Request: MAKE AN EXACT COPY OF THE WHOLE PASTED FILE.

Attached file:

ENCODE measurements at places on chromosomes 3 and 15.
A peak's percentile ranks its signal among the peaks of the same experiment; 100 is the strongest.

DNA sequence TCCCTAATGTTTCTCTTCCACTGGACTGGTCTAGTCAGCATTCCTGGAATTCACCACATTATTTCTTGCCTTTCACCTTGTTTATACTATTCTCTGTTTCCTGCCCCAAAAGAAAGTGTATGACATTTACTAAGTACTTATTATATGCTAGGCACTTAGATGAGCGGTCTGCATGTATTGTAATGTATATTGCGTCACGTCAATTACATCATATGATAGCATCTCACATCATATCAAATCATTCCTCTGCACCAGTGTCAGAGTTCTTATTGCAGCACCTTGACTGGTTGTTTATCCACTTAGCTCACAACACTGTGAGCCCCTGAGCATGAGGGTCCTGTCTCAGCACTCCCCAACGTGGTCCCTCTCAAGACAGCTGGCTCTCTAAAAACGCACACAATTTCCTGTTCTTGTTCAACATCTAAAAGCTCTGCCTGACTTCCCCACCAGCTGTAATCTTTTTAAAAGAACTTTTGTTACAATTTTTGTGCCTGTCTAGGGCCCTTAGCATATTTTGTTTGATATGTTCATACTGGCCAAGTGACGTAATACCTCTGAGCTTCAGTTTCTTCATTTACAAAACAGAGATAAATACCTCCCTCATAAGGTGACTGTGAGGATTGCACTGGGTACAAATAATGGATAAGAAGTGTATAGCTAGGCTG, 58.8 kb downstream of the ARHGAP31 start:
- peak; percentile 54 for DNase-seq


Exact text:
ENCODE measurements at places on chromosomes 3 and 15.
A peak's percentile ranks its signal among the peaks of the same experiment; 100 is the strongest.

DNA sequence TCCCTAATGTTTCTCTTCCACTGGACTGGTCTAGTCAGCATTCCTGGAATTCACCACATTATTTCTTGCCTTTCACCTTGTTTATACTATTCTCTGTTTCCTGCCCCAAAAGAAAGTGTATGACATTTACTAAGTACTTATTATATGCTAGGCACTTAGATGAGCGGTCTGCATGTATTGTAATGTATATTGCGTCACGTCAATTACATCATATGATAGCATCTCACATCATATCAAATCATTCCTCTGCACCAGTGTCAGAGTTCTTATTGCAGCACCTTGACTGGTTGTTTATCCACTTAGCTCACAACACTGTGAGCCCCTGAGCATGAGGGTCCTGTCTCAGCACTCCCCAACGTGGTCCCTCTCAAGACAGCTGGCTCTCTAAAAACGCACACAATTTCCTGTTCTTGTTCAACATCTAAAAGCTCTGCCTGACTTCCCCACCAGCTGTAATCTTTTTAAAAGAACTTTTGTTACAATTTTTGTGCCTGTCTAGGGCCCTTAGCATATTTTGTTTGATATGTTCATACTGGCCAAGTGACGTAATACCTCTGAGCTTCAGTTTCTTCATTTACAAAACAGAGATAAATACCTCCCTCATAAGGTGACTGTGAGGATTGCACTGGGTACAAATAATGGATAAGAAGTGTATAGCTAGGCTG, 58.8 kb downstream of the ARHGAP31 start:
- peak; percentile 54 for DNase-seq